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When recent Detroit Lakes High School graduate Patrick Link and his parents started investigating the best avenue to an engineering career, they couldn't have known they would soon be jump-starting a program that would be one for the school history books. "He's always been a builder," said Patrick Link's mother, Pat, "So in talking to an NDSU engineering professor about how to prepare for this, he suggested getting involved with a robotics team." The problem was, there wasn't one in Detroit Lakes. But when Link talked to his high school science teacher, he told him there had already been
Organizers of the 33rd annual Art in the Park are painting a pretty picture of this year's event. "Oh, it's going to be such a nice, relaxing, family-friendly event," said Detroit Lakes Chamber of Commerce President Carrie Johnston. "We take over the park and fill it with vendors, live music and food." Art in the Park is just that -- a place where local artists and crafters converge in one place to sell their masterpieces. Approximately 100 vendors will set up shop on Sunday, July 31, at the city park, from 9 a.m.
Hope wasn't just the word being illuminated with candles at the Relay for Life Friday; it was the feeling. "Maybe the money we are raising right here, right now will be what it takes to find the cure, and maybe one day we won't have to hear the words anymore" said this year's co-chair of the event, Margorie Berg. "The words" are, of course, 'you have cancer' -- something statistics show 160 people in Becker County will hear this year. The same statistics show 66 of those people will die from the disease. But not if those in the relay have anything to say about it. The Relay for Life
When Minnesotans complain about the government shutdown affecting "the little people," they're right on. Some daycare children are being tossed out on their little diapered behinds as daycare assistance has come to a screeching halt. Where once families needing assistance received up to $107 per child, per week (depending on each family's required co-pay), there are now zero payments going out -- leaving struggling families fending for themselves or daycare providers working for free. Mandi Green is the director of the Bethlehem Lutheran Preschool and Daycare in Frazee. She says out of
Growing up, Matt Modrow always had a thing for old beauties. "I always loved classic cars," he said adding, "They're never the same old thing." But knowing what rattled his chain, Modrow learned standard auto repair. Knowing what really turned his crank, he also learned to tinker -- teaching himself the ins and outs of old automobiles along the way. Then the die-hard Ford man met Jennifer -- the daughter of a Chevy dealer. Sparks flew, and they joined the great American love affair with the automobile. They began their business, called Classics ...
There is officially a job opening for an elementary school principal at Roosevelt. The Detroit Lakes School Board voted to accept Jerry Hanson's resignation after 10 years on the job. Hanson took another principal position in Fargo -- a move he announced at the end of the school year. Hanson had originally asked for a three-year leave of absence from the district because he was close to getting full retirement in Minnesota. The board, however, denied that request, and reiterated its reasons during Monday morning's school board meeting. "I just don't think we want something like that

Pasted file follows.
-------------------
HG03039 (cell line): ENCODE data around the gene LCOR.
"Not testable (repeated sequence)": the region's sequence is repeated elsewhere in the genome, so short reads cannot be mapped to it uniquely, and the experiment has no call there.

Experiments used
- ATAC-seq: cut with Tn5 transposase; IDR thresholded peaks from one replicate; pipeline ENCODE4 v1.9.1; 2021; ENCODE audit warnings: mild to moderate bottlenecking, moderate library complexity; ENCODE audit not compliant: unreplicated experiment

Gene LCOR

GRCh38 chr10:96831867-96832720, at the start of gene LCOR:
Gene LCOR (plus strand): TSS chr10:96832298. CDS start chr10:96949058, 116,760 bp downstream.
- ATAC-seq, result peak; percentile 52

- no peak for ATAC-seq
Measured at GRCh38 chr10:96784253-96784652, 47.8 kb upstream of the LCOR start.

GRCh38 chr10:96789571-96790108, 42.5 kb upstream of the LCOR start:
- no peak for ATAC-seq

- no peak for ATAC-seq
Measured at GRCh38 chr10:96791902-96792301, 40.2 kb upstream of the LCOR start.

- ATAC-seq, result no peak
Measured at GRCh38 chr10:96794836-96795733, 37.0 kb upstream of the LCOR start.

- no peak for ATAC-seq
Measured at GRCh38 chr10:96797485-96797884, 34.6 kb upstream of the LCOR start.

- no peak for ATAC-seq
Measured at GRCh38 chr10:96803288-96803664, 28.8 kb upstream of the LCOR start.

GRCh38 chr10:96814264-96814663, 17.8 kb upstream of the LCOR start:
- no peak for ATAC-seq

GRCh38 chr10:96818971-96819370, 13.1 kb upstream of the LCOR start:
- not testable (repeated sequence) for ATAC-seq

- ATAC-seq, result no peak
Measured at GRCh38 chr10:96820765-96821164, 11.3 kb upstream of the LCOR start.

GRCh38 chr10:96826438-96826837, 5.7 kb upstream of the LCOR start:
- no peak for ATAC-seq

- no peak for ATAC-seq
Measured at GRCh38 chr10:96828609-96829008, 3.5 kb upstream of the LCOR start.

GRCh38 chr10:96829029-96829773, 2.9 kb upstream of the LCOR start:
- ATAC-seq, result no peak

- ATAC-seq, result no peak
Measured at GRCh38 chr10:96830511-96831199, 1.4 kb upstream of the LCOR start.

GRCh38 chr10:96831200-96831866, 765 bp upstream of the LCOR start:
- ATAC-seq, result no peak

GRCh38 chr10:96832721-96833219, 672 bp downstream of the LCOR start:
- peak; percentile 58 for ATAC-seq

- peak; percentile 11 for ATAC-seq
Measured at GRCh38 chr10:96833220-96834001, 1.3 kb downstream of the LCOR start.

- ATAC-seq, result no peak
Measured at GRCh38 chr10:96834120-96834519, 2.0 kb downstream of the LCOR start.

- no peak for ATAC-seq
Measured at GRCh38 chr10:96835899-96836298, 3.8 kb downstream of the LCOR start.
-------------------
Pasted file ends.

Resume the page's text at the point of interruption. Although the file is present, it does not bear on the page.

Soccer lovers will soon be getting a kick out of their new field in Detroit Lakes. "We've been working on making this happen for 10 years now," said David Carter, who spearheaded the soccer programs in Detroit Lakes. Fundraising, volunteering and a lot of "team work" have finally led to the association's goal: a new soccer field that will be considered a first class facility. Carter says Field 5 of the Rotary Soccer Fields behind M-State was completely ripped up for the project. Torrential rains during original seeding had caused a lot of valleys and hills throughout the field -- a pro
When Brook and Keiko Chelmo finally received visas to move their family back from Japan, they thought life would get easier -- and safer for their 19-month-old daughter, Aria. In some regards, they're right. They've faced no threats of earthquakes, tsunamis or power plant explosions like they did in their Japanese home this past spring. What they have faced in the past month since living in Detroit Lakes, is a desperate 911 call, a life-flight to Fargo and some very dangerous medical red tape. "We've been so stressed it's been tough to sleep," said Brook Chelmo.
Often times grandparents want their loved ones to settle down and behave. Not at Oak Crossing -- they're hoping you're ready to party. "We are having our 19th annual Party in the Park," said Ruth Renier, who works with the Family Council of Oak Crossing. The group is made up of volunteers whose main goal is to help "spice things up" for nursing home residents by providing things that brighten their day. "They get the necessities at the nursing home, but days can be long and they need to have a little fun," Renier said. The Family Council does this by throwing their ever-popular "Part
On Highway 34 seven miles east of Detroit Lakes, a quaint log building captures the attention of drivers with its bright, white "Antiques" sign. Pulling over for this often unplanned stop, curious shoppers walk into the store, which instantly gives them a whiff of history. "I had a kid come in and say, 'This place smells like my Grandma's attic'," laughs Fritz Zirbel. Zirbel is the owner of Northbound Trading Co., an antique store he single-handedly created five years ago. Zirbel makes his real living as a residential homebuilder, but spends his summer weekends with his real passion --